What do I do as an investor? Probably not much. A properly balanced portfolio would have a 5% to 10% allocation in commodity-based stocks, including energy producers. Review your portfolio as part of a year-end checkup. (Own an S&P 500 fund, by the way, and you already have about 8% of that money in energy.) If you're in balance, you can stay put. Here's why.
The price of oil is probably going to bounce around, even if the trend is toward moderation. Trying to adjust and readjust in anticipation will tie you up in knots. So don't try. If the price of oil declines over the next year, you'll benefit from a rally. If the price spikes, the rise in share prices among your energy stocks will help cushion any blows you take elsewhere. And remember, most experts don't expect any spike to last.
If, on the other hand, your asset allocation is seriously out of whack—perhaps you've owned lots of big technology and drug stocks and ignored energy—it makes sense to add a big, diversified oil company like ExxonMobil to your portfolio. That's a sound strategy whether oil is in the $50s or the $30s. Oil giants benefit from higher oil prices, but the breadth of their businesses gives you some protection should prices fall. If you're a fund investor, consider the T. Rowe Price New Era specialty fund (800-638-5660). The fund's top holdings include big oil stocks, but manager Charles Ober holds a variety of natural resource stocks. The fund's expense ratio is 0.72%.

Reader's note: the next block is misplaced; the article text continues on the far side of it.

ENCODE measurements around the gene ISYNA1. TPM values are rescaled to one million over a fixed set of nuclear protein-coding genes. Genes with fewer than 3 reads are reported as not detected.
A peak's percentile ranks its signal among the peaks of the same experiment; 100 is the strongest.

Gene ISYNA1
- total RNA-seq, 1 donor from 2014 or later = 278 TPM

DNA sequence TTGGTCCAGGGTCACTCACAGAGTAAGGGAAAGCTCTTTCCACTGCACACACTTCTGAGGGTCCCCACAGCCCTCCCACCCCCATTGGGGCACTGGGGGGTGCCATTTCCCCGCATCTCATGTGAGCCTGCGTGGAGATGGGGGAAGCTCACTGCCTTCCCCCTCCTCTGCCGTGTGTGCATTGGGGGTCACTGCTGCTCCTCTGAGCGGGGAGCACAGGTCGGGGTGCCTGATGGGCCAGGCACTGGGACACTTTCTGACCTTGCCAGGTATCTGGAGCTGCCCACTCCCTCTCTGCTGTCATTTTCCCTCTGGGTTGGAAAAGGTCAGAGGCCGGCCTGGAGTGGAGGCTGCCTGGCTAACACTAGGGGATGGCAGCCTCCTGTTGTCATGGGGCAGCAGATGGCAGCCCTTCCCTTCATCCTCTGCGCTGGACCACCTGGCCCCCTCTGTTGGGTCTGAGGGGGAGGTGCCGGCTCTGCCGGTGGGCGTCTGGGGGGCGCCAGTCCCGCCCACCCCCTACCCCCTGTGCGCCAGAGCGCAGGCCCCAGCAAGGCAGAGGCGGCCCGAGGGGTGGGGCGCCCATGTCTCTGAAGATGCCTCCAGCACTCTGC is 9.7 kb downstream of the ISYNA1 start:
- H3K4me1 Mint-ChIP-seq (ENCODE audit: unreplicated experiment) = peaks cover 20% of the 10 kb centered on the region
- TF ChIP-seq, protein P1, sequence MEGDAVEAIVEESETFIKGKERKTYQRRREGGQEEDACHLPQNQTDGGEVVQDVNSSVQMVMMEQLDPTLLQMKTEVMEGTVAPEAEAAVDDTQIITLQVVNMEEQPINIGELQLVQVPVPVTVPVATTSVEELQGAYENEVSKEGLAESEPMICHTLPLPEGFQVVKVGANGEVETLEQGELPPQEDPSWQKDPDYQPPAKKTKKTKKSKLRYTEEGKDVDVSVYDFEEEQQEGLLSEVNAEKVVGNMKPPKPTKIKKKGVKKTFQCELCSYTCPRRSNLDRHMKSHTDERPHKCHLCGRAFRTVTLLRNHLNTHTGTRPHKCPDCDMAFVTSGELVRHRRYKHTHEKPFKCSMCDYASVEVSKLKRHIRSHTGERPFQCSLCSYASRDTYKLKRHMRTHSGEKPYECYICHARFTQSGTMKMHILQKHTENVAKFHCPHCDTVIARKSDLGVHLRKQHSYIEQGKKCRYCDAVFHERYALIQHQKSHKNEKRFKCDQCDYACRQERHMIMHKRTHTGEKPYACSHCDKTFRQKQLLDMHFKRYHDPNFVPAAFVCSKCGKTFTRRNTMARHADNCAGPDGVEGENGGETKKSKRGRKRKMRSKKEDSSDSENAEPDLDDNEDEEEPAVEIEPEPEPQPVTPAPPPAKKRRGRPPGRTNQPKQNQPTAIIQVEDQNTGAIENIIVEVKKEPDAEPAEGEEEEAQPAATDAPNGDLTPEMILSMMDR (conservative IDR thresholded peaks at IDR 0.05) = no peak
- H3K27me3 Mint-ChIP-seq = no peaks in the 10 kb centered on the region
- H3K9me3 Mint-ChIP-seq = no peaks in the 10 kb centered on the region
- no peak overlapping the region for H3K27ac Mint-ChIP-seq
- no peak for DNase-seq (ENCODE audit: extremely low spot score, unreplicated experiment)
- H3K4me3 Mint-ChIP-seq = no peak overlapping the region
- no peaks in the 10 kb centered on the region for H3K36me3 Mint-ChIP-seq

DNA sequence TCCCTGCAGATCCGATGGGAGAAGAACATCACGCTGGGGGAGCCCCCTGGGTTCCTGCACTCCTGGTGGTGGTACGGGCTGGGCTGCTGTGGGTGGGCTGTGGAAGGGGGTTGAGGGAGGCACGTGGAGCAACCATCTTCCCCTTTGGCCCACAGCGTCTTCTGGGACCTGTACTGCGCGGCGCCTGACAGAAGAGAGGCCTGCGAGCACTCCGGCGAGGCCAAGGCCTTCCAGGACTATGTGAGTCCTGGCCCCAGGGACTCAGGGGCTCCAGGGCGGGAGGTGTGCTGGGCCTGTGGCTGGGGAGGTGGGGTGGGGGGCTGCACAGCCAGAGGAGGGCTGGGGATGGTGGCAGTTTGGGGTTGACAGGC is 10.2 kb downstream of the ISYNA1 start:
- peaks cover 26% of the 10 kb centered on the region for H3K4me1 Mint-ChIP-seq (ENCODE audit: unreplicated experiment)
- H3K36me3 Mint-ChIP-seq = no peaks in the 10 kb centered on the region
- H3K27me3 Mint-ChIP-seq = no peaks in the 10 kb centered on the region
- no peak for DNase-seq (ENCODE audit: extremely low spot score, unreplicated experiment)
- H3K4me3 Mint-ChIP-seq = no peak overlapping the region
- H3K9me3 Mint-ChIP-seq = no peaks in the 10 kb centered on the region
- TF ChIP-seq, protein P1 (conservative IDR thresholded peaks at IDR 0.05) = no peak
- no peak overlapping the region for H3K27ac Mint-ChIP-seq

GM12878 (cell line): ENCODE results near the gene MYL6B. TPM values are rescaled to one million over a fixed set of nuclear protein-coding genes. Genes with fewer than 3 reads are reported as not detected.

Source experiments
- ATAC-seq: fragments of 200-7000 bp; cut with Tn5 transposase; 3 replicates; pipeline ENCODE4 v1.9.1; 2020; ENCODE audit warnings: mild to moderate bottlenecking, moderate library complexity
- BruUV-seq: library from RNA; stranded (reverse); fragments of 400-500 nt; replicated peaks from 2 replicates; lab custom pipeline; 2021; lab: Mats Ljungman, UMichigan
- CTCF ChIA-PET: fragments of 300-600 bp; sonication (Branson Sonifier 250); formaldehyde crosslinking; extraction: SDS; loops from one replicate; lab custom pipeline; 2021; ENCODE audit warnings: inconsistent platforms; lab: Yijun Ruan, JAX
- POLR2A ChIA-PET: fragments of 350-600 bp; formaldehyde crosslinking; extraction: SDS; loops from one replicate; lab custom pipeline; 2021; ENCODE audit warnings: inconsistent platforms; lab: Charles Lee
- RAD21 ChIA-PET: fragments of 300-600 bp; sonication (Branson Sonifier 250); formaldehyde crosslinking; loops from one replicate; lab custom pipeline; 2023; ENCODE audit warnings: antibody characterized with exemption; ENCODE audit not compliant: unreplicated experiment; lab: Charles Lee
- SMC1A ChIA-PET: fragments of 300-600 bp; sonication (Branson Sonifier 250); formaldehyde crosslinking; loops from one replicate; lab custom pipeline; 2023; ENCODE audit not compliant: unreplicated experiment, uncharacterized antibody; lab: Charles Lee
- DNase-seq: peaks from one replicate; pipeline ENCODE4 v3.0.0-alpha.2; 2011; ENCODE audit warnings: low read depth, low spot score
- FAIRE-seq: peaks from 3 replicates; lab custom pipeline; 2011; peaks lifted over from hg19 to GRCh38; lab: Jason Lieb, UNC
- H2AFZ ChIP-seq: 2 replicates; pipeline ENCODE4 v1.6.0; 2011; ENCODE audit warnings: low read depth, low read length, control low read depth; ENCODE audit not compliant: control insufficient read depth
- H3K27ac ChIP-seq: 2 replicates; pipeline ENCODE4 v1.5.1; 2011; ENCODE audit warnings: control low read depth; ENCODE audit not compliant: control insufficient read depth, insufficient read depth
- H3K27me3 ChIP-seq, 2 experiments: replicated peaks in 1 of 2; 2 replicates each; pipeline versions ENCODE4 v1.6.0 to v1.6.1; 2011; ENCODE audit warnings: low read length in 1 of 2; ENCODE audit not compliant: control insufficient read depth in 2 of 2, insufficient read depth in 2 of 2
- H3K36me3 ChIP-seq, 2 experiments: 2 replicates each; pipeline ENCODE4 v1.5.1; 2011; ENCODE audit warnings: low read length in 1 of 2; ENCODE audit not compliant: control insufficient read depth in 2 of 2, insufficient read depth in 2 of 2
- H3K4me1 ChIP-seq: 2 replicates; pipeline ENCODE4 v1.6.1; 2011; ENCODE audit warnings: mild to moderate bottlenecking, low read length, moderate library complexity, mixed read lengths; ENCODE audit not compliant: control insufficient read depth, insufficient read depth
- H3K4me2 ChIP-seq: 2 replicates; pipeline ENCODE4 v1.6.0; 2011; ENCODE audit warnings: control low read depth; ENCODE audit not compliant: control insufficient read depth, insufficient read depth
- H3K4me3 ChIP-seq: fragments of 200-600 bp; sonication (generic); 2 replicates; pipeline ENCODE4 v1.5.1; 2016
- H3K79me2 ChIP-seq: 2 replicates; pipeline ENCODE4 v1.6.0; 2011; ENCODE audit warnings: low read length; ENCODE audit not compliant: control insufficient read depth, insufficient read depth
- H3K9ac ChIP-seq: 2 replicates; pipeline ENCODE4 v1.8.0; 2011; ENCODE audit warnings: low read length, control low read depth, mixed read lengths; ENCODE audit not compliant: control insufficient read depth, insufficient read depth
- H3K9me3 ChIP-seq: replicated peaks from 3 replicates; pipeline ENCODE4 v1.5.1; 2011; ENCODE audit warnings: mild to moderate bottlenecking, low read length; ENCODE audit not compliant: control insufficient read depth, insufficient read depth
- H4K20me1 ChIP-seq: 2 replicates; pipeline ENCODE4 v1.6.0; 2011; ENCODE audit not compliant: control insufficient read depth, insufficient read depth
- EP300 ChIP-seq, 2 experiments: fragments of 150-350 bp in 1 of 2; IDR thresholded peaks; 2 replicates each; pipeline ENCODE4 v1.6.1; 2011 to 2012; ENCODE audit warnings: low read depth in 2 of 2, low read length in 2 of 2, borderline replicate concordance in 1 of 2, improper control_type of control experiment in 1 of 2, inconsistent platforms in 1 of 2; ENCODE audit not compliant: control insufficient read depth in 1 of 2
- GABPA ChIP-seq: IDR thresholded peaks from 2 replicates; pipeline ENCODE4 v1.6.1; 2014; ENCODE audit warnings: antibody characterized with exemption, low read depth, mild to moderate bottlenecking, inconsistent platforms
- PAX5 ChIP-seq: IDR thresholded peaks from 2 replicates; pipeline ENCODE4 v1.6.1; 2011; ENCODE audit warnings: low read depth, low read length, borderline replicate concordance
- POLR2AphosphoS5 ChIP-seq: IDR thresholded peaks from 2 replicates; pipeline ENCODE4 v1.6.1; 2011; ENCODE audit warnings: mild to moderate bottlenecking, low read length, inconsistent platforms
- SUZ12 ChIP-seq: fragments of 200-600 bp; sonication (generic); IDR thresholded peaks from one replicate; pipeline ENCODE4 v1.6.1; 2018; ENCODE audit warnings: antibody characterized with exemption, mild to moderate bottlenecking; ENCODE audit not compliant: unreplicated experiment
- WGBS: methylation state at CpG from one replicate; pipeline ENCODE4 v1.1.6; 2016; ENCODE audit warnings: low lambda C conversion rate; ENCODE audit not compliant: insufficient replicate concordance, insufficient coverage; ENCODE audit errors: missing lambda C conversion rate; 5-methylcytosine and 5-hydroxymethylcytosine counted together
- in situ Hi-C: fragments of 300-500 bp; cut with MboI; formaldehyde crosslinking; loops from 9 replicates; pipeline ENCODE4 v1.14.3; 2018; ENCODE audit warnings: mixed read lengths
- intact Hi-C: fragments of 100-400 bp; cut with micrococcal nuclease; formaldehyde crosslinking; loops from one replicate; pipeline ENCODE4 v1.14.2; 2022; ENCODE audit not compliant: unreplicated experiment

I don't buy the moderation argument. How can I benefit from rising prices? If you think the Peak Oilers are onto something, you can bet aggressively in hopes of a big long-run payoff. David Goodstein, a professor of physics at Caltech and author of Out of Gas: The End of the Age of Oil, says that he and his wife have loaded up on oil stocks "because oil will be a scarce commodity." Among the stocks most directly affected by oil prices are those of drillers like Transocean (RIG) and oil services companies such as Schlumberger (SLB). But those stocks have already run up 46% and 15%, respectively, this year, and they're quite volatile: The shares often rise faster than oil prices and fall harder too. So you're running a big risk if oil prices drop sharply. But then at least filling up the gas tank will cost you less.